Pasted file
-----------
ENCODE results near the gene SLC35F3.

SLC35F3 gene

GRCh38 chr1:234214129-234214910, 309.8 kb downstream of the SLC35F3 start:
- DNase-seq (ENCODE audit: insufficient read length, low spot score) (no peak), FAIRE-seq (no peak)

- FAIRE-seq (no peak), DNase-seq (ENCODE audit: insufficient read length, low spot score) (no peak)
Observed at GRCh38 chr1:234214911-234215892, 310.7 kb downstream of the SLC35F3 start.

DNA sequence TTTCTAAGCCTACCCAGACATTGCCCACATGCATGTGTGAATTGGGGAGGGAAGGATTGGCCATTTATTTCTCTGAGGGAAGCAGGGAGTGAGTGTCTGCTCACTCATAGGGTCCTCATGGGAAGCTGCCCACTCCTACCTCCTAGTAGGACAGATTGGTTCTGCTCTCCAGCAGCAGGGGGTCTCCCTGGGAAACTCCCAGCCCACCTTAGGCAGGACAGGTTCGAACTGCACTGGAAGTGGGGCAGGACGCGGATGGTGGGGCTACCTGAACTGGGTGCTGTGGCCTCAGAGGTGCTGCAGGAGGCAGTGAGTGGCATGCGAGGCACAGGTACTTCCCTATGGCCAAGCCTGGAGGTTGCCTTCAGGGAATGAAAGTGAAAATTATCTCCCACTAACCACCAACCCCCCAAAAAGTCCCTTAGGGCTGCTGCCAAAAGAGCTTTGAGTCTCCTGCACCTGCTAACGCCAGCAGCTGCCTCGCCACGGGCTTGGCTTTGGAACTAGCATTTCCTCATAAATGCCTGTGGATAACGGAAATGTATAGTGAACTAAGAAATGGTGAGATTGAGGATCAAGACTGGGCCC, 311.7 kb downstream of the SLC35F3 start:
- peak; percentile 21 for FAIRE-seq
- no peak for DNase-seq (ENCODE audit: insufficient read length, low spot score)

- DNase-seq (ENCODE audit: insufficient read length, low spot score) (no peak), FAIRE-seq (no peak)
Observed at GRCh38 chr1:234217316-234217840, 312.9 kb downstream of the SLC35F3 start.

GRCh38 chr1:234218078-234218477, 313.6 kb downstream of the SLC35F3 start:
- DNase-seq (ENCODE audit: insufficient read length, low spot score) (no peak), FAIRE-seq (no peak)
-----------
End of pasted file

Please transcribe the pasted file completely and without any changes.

ENCODE results near the gene SLC35F3.

SLC35F3 gene

GRCh38 chr1:234214129-234214910, 309.8 kb downstream of the SLC35F3 start:
- DNase-seq (ENCODE audit: insufficient read length, low spot score) (no peak), FAIRE-seq (no peak)

- FAIRE-seq (no peak), DNase-seq (ENCODE audit: insufficient read length, low spot score) (no peak)
Observed at GRCh38 chr1:234214911-234215892, 310.7 kb downstream of the SLC35F3 start.

DNA sequence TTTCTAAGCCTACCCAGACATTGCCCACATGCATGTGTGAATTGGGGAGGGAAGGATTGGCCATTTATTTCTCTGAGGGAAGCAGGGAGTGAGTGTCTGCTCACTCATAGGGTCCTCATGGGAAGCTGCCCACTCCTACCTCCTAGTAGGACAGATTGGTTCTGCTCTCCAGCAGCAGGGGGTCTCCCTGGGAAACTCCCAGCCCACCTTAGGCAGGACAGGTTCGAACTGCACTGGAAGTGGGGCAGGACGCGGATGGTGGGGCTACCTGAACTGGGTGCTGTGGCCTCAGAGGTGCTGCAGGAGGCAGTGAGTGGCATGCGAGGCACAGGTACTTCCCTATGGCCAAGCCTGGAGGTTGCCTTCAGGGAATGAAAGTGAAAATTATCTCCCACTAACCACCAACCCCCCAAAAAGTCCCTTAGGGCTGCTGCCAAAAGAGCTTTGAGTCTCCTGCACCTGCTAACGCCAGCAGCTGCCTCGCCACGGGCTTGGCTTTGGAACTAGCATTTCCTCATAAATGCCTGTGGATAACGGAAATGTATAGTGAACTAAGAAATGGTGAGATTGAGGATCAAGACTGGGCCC, 311.7 kb downstream of the SLC35F3 start:
- peak; percentile 21 for FAIRE-seq
- no peak for DNase-seq (ENCODE audit: insufficient read length, low spot score)

- DNase-seq (ENCODE audit: insufficient read length, low spot score) (no peak), FAIRE-seq (no peak)
Observed at GRCh38 chr1:234217316-234217840, 312.9 kb downstream of the SLC35F3 start.

GRCh38 chr1:234218078-234218477, 313.6 kb downstream of the SLC35F3 start:
- DNase-seq (ENCODE audit: insufficient read length, low spot score) (no peak), FAIRE-seq (no peak)